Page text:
Ask Amy: Granny is too busy to babysit
Ask Amy

Ask Amy: Granny is too busy to babysit

Ask Amy: Advice for the Real World

Dear Amy: I have a 4-year-old son and am expecting another child in a few months. I started my own business a few years ago, and my husband works full time.

My son is in daycare three days a week (we can’t afford more care right now). I asked Mom if she would commit to helping me care for my son on one of the days when he is not in daycare. (My in-laws also help out.)

She balked at the suggestion and actually started yelling at me about it. She works sometimes as a realtor, but makes herself very busy with women’s groups and volunteer work.

She often offers to watch my son at the last minute when it’s convenient for her, but refuses to make a schedule to give me much-needed (begged for) help.

She makes me feel selfish for asking, but I really need the help to grow my business and support my family. I get upset that she doesn’t “want” to help me when she spends so much time doing things that to me aren’t as important as helping her family.

She constantly calls me to tell me how “busy” she is, but it’s with things that are completely voluntary, and meanwhile I’m drowning.

She loves my son and he’s an easy, calm child, and my mom is in great health.

I realize she has her own life, but I can’t see why she won’t just agree to one day or even a half-day a week, when she often helps my sister (a stay-at-home mom with three kids).

— Frustrated Mom

Dear Frustrated: You obviously value your time and energy more than your mother’s. And guess what? She has needs, too.

Why should your mother help you to grow your business on your schedule, when she has her own business to tend to? As a realtor, she may have to show properties on a varied schedule, which could conflict with a regular babysitting commitment.

You seem to believe that your mother owes you regular childcare. She does not. I’m taking it as a given that she already provided you with many years of childcare up to the time you left home.

Your mother seems to spend plenty of time with her various grandchildren. You only have one household to tend to, while her commitments are not only to you, but to your siblings and their families. Perhaps you should enroll your son in a daily pre-school program. Or maybe you and your sister could trade childcare for each other (you take her kids one day and she takes your son one day). This would yield you one more workday each week.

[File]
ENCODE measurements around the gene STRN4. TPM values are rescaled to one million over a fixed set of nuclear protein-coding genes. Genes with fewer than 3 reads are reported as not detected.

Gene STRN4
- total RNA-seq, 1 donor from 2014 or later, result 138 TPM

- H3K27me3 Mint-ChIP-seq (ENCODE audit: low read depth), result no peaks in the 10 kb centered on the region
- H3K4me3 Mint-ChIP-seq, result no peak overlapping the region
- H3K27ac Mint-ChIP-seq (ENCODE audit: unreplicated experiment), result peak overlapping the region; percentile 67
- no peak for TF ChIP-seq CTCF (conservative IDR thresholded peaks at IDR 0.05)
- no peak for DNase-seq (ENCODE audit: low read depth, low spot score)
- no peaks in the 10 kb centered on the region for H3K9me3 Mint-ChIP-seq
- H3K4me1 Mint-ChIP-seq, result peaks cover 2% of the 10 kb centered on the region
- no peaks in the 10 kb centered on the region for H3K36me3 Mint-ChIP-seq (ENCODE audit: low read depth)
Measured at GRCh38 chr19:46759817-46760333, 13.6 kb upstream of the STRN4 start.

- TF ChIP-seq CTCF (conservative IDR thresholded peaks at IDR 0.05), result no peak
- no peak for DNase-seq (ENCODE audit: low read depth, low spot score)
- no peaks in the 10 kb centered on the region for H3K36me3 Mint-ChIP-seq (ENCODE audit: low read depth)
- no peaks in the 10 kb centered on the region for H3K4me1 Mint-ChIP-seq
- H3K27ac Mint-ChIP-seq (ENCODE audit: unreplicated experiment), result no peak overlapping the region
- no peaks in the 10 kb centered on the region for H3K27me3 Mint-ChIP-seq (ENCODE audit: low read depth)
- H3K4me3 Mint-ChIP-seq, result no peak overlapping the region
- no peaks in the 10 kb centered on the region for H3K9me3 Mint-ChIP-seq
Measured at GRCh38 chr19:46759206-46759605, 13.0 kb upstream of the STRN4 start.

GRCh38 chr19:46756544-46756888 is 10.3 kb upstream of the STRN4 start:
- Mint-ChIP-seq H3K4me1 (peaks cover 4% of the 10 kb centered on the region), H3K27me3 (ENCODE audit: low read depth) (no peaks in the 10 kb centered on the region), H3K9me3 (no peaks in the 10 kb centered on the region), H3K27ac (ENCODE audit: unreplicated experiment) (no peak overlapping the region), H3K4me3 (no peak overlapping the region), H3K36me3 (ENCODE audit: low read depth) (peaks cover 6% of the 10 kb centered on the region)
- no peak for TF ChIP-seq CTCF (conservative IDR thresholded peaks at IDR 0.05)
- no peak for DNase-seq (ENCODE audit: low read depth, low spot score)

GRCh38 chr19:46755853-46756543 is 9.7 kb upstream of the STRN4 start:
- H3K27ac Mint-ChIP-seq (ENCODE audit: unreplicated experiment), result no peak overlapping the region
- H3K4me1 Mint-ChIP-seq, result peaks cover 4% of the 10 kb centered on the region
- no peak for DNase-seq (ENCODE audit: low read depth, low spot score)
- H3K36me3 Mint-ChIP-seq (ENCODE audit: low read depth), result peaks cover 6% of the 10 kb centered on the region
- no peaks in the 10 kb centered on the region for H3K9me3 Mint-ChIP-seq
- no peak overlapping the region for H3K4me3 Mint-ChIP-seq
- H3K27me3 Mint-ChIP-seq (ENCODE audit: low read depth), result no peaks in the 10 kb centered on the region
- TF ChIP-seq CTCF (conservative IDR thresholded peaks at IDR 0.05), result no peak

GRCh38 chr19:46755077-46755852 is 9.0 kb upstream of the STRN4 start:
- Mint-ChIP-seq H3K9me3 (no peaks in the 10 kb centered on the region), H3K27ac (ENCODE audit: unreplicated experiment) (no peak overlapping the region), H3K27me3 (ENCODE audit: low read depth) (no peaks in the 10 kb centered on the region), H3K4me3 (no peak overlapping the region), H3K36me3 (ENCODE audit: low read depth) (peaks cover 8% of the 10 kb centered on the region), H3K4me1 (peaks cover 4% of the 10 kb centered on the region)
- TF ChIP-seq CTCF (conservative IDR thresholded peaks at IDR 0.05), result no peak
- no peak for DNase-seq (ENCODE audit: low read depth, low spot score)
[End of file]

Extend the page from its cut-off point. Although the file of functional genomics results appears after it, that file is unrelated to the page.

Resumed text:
When you make a request and keep hearing the same answer, you should either stop asking or ask a different question.

Dear Amy: My friend’s husband asked me what my new son-in-law’s profession is.

When I described his job at a nonprofit, this buffoon said, “Oh, not a doctor or a lawyer...?” and laughed.

I was speechless and cannot look at this man without a feeling of disgust and an inner eye roll.

What response should I have given?

— Appalled

Dear Appalled: I diagnose this comment as a dim-witted attempt at humor, disguised as social commentary, delivered with a thud.

It’s quite possible that this man was commenting on the fact that many in-laws are overly proud (and only proud) of their doctor/lawyer connections. Maybe not.

It’s OK not to know how to respond to someone when you feel blindsided.

(Most of my witty comebacks occur to me when it’s way too late to deliver them.)

Just know that the person who delivers a dud is the one who ultimately seems like a dud. Your only job is to get over it.

Dear Amy: Kindly leave your political opinions to yourself. Your reply to “SDJ in the Northeast” is yet another example that you don’t know what you are talking about. Many, many people in this country support the current president. We don’t need your liberal blathering to know that we are right.

— Disgusted

Dear Disgusted: “SDJ” wondered if she should stay with her Trump-supporting boyfriend, who she said was wonderful in all respects. I said that she should stay with her wonderful boyfriend, and also examine her own closed-mindedness.

I consistently advocate for communication and compassion and against the use of incendiary language (much of which is unfortunately generated by our current president, who, you must agree, sets a terrible example in this respect).

Contact Amy Dickinson at:

askamy@amydickinson.com.

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Several states require high school students to pass a civics test in order to graduate. Which got us to thinking — how difficult would these questions be? In order to become a naturalized citizen, applicants must correctly answer 6 of 10 questions from the list of 100 questions. Here is a sampling of some of those questions. We re-worded them a bit — test yourself!

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